It is now nine years since Irish beef was relaunched with considerable expectations in the USA following the ending of the BSE ban.

The feeling was that in the latter years of the Obama presidency and a trade negotiation under way with Europe that the environment was right for expansion of transatlantic trade.

Given the particularly close Irish-American connection through the diaspora and success of Irish dairy exports to the US, it seemed that Irish beef would be pushing an open door entering the US market.

Dairy exports to US

Fast forward a decade and it is clear that it simply hasn’t happened, nor does it look likely in the foreseeable future.

In the meantime, Irish dairy exports to the US have gone from strength to strength.

Looking at the Bord Bia export data for 2023, the volume of Irish dairy sold in the US was 78,827t, a 37% increase over the previous three years when 57,397t was exported in 2020.

While there has been opportunist trade such as being in a position to fill the gap created by US infant formula production problems, a big part of the success has been systematic building of the market.

The US is one of the best examples of the success achieved by the Kerrygold brand, to the extent that it is now the number two butter brand across the States.

Irish butter exports to the US have grown from 30,000t in 2020 to just under 39,000t in 2023, a 30% increase.

In value terms, Irish dairy exports to the US have almost doubled in this three-year period, rising from €358.7m in 2020 to €684m in 2023.

Beef exports to the US

It has been the complete opposite with beef exports. In the first five years after re-entering, there was a slow build-up of trade reaching 9,593t in 2020.

However, instead of building on that, it has been downhill since then, with volumes dropping to just under 7,000t in 2021 and collapsing to 2,277t in 2022 and just 1,387t in 2023.

Why has it gone so wrong?

So at the same time as Irish dairy exports to the US are surging, Irish beef exports have collapsed from what was, at best, a modest volume.

It appears at the outset that US beef importers weren’t buying what Irish exporters were selling.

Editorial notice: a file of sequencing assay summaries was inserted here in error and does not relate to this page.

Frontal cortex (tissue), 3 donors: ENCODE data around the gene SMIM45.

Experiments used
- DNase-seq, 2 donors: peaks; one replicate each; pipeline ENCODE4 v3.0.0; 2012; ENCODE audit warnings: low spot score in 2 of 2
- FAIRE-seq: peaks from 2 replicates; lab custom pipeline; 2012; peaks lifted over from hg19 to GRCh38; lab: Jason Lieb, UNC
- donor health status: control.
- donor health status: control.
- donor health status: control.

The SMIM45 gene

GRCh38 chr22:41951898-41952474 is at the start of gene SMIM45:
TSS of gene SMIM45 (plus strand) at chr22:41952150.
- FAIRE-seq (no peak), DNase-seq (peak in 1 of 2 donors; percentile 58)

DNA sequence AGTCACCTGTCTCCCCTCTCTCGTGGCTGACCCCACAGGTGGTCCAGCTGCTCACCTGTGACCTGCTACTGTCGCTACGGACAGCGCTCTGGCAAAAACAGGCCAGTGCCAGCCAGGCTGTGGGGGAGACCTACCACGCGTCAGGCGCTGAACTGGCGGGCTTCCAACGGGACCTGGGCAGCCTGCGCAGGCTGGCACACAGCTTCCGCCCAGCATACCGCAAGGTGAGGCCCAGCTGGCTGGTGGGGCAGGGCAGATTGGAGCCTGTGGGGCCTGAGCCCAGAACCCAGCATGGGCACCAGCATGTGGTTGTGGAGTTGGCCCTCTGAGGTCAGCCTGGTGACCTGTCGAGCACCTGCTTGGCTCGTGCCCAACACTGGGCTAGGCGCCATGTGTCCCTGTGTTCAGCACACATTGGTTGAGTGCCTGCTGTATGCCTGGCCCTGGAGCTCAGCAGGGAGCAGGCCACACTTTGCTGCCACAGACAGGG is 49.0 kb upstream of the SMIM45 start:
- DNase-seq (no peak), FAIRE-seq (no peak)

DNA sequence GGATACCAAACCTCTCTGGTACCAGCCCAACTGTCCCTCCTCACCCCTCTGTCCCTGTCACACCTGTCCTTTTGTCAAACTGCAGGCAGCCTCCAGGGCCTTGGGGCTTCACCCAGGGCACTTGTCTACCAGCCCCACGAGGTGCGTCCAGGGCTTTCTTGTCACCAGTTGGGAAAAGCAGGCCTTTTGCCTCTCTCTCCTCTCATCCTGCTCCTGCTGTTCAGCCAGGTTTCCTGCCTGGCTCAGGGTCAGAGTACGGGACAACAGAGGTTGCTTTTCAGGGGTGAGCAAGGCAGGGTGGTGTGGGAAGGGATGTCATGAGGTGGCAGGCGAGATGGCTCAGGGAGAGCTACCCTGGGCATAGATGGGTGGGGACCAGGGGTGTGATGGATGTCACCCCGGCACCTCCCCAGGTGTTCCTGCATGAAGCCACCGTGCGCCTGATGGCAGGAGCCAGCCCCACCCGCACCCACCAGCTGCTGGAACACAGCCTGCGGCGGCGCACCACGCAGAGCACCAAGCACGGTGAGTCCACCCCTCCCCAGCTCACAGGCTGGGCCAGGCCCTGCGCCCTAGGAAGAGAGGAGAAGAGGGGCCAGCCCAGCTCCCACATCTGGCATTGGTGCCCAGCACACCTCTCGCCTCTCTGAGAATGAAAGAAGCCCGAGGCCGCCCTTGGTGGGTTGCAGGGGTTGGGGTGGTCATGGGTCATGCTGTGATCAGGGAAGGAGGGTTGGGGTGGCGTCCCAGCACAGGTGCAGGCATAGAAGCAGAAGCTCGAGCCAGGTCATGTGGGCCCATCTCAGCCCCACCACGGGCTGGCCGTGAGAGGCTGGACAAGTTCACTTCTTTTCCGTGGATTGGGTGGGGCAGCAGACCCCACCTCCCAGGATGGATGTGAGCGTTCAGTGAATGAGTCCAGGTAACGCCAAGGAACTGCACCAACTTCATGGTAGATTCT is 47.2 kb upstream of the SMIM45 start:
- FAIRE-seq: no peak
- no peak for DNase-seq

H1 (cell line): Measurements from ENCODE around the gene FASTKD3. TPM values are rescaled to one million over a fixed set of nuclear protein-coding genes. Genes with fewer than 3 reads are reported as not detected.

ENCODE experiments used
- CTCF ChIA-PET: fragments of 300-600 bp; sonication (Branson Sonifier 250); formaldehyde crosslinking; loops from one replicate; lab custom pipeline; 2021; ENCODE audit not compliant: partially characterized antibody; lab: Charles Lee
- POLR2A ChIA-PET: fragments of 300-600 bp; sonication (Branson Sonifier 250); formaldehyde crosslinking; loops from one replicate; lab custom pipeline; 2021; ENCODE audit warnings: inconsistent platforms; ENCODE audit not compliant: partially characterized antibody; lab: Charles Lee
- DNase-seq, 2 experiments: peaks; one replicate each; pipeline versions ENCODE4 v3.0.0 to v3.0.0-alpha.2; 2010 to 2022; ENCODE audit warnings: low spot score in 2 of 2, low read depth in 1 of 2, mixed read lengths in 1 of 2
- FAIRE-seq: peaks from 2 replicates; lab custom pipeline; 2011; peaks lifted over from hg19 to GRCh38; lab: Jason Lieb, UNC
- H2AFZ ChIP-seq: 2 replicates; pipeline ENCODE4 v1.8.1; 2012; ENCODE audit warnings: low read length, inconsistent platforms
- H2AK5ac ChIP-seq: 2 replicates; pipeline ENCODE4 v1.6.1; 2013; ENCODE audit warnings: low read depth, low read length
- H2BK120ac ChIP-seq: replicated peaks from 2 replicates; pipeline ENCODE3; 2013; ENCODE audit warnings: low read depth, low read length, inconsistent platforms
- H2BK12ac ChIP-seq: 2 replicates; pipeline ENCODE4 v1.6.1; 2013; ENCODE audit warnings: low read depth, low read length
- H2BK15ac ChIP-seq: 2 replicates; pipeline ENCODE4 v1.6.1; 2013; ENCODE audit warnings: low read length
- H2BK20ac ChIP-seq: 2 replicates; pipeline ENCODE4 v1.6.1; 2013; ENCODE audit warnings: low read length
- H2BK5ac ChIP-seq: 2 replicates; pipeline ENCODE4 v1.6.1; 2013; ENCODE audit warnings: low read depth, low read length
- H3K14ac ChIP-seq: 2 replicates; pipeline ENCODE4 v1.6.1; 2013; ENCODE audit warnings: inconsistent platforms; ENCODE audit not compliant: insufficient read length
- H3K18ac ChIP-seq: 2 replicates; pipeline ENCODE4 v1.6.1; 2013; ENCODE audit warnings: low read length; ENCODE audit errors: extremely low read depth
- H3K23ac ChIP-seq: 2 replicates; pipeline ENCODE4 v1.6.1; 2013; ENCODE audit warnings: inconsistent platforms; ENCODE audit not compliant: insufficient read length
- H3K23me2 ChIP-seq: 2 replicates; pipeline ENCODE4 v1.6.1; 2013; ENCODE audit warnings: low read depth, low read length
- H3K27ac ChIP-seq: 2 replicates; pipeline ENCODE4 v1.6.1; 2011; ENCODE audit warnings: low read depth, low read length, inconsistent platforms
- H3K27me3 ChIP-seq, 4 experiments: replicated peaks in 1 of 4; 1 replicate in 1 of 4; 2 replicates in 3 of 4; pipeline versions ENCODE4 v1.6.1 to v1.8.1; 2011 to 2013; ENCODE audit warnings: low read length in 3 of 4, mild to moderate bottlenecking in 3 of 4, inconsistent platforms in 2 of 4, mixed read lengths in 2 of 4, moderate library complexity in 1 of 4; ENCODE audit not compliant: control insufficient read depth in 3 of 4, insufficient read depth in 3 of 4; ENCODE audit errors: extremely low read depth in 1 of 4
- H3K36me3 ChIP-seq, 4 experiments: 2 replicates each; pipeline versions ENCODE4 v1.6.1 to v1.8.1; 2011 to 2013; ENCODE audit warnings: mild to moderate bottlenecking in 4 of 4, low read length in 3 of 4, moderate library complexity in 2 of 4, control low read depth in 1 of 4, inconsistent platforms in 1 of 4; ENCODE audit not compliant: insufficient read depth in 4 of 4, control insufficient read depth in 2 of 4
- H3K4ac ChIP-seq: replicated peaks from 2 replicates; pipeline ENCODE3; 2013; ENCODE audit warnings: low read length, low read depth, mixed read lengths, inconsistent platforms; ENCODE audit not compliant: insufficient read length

The launch events back in 2015 focused on high-end catering and steak meat, with the thinking that the affluent New York and Boston markets, where so many people have an Irish connection, would prove lucrative for Irish exports.

This never happened because, despite the US consistently importing over one million tonnes of beef each year, it has an abundance of steak meat.

In fact, the US is unique globally in that it exports as much beef as it imports because it consumes more lower-value forequarter cuts either as low cook or burgers than they produce.

Meanwhile, it has a surplus of high-value hindquarter cuts, which it exports and is established with these in the top-end Asian and Middle East markets.

Type of market

Not only was Ireland chasing the wrong market initially, it also didn’t have approval to supply manufacturing beef at the outset and by the time this was resolved and volumes building to almost 10,000t in 2020, further competition was arriving by way of Brazil.

The latter had punitive import restrictions lifted in 2021 and that year exported 138,000t of beef to the US, according to ABIEC data.

Similar volumes have been supplied since then and as well as the extra competition, it also has the effect of using up the entire tariff-free import quota which Ireland and other countries without a specific trade agreement with the US use.

This 65,000t quota was filled by the end of February this year, which means that subsequent exports will be liable for a 25% tariff.

For Irish beef struggling to get a foothold in the market, this is the final straw as, unlike Brazil, Irish beef is unable to carry an additional 25% cost.

With a US-EU trade deal unlikely to happen for several years, if at all, Irish beef will continue to struggle in the US market.

Irish dairy has become well established and the Kerrygold brand strength gives an extra boost.

With the PGI for Irish Grass-Fed Beef just established, the process of building a beef brand is just beginning. The US is unlikely to become a major market for Irish beef any time soon.